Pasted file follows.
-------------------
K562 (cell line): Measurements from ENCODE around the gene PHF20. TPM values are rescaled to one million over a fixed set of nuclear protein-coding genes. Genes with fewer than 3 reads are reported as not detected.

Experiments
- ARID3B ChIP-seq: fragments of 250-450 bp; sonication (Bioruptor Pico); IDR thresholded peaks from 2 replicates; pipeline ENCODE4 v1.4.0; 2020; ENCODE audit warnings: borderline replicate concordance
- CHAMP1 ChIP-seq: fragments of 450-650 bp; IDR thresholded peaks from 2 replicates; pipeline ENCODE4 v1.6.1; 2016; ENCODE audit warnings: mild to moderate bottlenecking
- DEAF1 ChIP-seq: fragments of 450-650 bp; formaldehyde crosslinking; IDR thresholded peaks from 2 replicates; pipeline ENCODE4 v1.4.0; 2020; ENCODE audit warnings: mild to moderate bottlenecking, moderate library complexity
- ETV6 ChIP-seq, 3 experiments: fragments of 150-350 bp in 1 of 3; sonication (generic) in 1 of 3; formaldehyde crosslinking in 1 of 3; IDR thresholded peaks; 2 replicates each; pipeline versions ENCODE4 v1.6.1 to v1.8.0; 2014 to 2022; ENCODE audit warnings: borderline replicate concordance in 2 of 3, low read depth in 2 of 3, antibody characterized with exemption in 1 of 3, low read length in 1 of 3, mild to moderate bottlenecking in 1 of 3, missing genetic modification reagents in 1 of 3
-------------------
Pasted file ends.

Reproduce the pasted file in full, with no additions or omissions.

K562 (cell line): Measurements from ENCODE around the gene PHF20. TPM values are rescaled to one million over a fixed set of nuclear protein-coding genes. Genes with fewer than 3 reads are reported as not detected.

Experiments
- ARID3B ChIP-seq: fragments of 250-450 bp; sonication (Bioruptor Pico); IDR thresholded peaks from 2 replicates; pipeline ENCODE4 v1.4.0; 2020; ENCODE audit warnings: borderline replicate concordance
- CHAMP1 ChIP-seq: fragments of 450-650 bp; IDR thresholded peaks from 2 replicates; pipeline ENCODE4 v1.6.1; 2016; ENCODE audit warnings: mild to moderate bottlenecking
- DEAF1 ChIP-seq: fragments of 450-650 bp; formaldehyde crosslinking; IDR thresholded peaks from 2 replicates; pipeline ENCODE4 v1.4.0; 2020; ENCODE audit warnings: mild to moderate bottlenecking, moderate library complexity
- ETV6 ChIP-seq, 3 experiments: fragments of 150-350 bp in 1 of 3; sonication (generic) in 1 of 3; formaldehyde crosslinking in 1 of 3; IDR thresholded peaks; 2 replicates each; pipeline versions ENCODE4 v1.6.1 to v1.8.0; 2014 to 2022; ENCODE audit warnings: borderline replicate concordance in 2 of 3, low read depth in 2 of 3, antibody characterized with exemption in 1 of 3, low read length in 1 of 3, mild to moderate bottlenecking in 1 of 3, missing genetic modification reagents in 1 of 3